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Monday, 31 October 2011
Page: 12044

Workplace Relations

Ms BRODTMANN (Canberra) (15:27): My question is to the Minister representing the Minister for Tertiary Education, Skills, Jobs and Workplace Relations. Will the minister inform the House of the importance of fairness in the workplace?

Mr CREAN (HothamMinister for Regional Australia, Regional Development and Local Government and Minister for the Arts) (15:27): I thank the honourable member for her question and make the point that we on this side believe it is absolutely crucial that there be fairness in the workplace. That is why we legislated Fair Work Australia. The reason we had to legislate Fair Work Australia is that the Howard government had stripped away the bases of any fairness in the industrial relations system. First of all, they had moved to a situation that effectively denied collective bargaining, trying to move everyone onto individual contracts, which we know were unfair. I have quoted in this House before the numbers of times and the percentages of cuts to conditions that happened under individual contracts versus collective bargaining.

There was also no requirement under the previous legislation for the employer to bargain in good faith. There were many examples where the employer simply refused to bargain. We have one example of a lockout—effectively a strike—but the place closed down for 13 weeks because the employer simply was not required to bargain in good faith. The third element of an industrial relations system is an important role for the independent umpire if the dispute cannot be resolved through bargaining in good faith. That is the position we find ourselves in now with the Qantas dispute. Clearly the employer, Qantas, had taken the view that they could not negotiate any further. But, rather than seek to get another crack at it, they took the extreme case of announcing that they were going to sack the whole workforce on Monday but grounding the airline in the first instance. The member for North Sydney talked before about employers who had come out and spoken about the risk to the integrity of industrial relations system in this country due to militant unionism. This dispute was not caused by the unions; it was caused by the decision of Qantas to ground its entire fleet. Where is the fairness in the assessment?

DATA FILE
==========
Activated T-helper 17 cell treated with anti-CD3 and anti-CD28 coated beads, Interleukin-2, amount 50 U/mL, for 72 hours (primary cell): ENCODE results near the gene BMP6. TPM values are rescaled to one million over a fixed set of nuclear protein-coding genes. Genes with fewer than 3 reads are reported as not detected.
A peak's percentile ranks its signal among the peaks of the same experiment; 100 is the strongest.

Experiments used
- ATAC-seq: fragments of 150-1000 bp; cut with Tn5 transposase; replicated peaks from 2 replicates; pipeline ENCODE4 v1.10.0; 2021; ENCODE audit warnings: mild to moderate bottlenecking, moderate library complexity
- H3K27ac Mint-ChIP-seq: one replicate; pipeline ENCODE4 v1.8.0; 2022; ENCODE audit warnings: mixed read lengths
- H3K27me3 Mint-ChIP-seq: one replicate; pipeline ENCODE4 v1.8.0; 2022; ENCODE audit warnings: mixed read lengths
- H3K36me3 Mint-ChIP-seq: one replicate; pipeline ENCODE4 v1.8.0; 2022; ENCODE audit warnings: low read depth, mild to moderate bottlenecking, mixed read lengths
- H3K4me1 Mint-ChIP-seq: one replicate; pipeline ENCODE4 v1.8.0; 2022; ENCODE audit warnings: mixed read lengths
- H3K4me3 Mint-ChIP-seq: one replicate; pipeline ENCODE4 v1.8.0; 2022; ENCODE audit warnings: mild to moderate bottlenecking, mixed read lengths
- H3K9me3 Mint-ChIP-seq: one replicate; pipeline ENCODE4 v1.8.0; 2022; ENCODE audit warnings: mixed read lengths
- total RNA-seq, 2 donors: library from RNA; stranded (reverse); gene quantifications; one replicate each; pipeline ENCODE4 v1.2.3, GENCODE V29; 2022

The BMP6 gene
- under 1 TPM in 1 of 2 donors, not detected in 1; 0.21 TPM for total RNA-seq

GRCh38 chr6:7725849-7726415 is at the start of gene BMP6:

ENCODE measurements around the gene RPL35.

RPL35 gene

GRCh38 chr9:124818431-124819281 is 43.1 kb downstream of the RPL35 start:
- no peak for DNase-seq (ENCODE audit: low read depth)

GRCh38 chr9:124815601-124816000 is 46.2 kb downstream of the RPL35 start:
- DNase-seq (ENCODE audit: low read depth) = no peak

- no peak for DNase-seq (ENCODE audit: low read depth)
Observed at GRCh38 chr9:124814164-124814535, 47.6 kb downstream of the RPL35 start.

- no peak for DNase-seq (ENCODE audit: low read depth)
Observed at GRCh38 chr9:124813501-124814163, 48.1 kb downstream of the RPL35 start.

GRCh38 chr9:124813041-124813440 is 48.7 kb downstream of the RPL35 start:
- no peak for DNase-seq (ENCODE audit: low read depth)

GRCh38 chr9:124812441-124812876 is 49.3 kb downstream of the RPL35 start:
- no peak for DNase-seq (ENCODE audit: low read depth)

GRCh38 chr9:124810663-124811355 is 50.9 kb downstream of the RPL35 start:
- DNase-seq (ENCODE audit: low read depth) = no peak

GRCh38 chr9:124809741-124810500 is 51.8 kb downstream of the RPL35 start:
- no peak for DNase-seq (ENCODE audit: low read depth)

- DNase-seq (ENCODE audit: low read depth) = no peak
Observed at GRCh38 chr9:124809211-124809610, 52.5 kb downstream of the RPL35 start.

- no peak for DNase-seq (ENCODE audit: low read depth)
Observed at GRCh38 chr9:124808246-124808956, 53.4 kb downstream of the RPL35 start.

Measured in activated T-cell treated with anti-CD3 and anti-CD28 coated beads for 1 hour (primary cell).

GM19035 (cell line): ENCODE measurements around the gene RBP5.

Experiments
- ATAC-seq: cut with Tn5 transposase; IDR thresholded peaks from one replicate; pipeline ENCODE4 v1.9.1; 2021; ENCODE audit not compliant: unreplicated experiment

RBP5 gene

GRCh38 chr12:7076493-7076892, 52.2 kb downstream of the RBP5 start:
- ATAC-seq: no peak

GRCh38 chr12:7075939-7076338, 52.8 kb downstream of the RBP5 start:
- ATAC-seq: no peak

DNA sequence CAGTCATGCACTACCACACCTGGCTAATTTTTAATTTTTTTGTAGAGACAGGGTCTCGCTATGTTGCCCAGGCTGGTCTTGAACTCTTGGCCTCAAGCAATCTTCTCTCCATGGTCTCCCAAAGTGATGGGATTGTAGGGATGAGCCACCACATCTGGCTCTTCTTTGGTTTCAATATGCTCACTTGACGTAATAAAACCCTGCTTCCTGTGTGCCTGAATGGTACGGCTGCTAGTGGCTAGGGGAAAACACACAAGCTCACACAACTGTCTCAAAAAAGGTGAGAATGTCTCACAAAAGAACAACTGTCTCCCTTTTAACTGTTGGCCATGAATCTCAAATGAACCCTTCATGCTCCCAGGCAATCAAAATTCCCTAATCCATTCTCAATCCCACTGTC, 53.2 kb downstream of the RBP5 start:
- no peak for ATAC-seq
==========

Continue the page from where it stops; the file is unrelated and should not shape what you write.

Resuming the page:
We have always understood the importance of getting the parties to bargain—to resolve the dispute, to settle their differences—but we have also understood that if the parties cannot do that then it may need to go to the independent arbitrator, through conciliation and ultimately through arbitration. That system potentially existed in the legislation that they had, but those opposite never would have practised it because their view was that it was in their political interests to keep a dispute going that was about cutting people's wages or conditions or tilting the balance back the other way.

We saw it with the Patrick dispute. We saw it when they allowed the introduction of people with Rottweilers and balaclavas to come in and sack a work force at midnight. That is the sort of industrial relations system the other side supports. We, for our part, believe in fairness and we will practise it using a legislative framework. This government is prepared to act in the national interest and that is just what we have done. We have the airline back in the air.